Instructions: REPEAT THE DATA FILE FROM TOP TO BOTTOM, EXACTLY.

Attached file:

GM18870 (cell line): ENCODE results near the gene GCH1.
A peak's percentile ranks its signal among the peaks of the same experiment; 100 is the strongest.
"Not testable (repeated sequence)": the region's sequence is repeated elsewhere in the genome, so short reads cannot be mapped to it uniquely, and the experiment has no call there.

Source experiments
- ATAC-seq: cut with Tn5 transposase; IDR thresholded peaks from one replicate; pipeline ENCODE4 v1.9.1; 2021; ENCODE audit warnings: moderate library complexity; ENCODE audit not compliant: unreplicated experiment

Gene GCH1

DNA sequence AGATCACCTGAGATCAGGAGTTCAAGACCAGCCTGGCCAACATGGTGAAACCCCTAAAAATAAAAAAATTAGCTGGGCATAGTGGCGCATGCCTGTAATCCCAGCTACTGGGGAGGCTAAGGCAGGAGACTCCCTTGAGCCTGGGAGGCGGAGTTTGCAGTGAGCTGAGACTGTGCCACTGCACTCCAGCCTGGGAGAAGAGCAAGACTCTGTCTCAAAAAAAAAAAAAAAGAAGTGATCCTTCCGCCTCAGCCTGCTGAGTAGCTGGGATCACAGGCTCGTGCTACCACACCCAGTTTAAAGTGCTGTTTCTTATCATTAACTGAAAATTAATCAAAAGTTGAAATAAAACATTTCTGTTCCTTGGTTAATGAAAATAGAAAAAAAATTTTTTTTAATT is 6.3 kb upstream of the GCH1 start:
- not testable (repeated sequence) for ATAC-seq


GM18870 (cell line): ENCODE results near the gene GCH1.
A peak's percentile ranks its signal among the peaks of the same experiment; 100 is the strongest.
"Not testable (repeated sequence)": the region's sequence is repeated elsewhere in the genome, so short reads cannot be mapped to it uniquely, and the experiment has no call there.

Source experiments
- ATAC-seq: cut with Tn5 transposase; IDR thresholded peaks from one replicate; pipeline ENCODE4 v1.9.1; 2021; ENCODE audit warnings: moderate library complexity; ENCODE audit not compliant: unreplicated experiment

Gene GCH1

DNA sequence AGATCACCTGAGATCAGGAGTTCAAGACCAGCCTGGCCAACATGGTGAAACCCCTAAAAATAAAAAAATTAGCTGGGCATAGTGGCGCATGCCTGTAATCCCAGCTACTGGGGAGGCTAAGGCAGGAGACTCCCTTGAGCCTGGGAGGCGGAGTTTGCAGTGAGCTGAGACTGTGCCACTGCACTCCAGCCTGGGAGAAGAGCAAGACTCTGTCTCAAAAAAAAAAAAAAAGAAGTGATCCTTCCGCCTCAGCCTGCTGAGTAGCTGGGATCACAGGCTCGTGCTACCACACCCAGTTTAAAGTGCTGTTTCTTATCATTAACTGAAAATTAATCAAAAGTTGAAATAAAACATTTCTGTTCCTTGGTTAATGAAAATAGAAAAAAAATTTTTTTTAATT is 6.3 kb upstream of the GCH1 start:
- not testable (repeated sequence) for ATAC-seq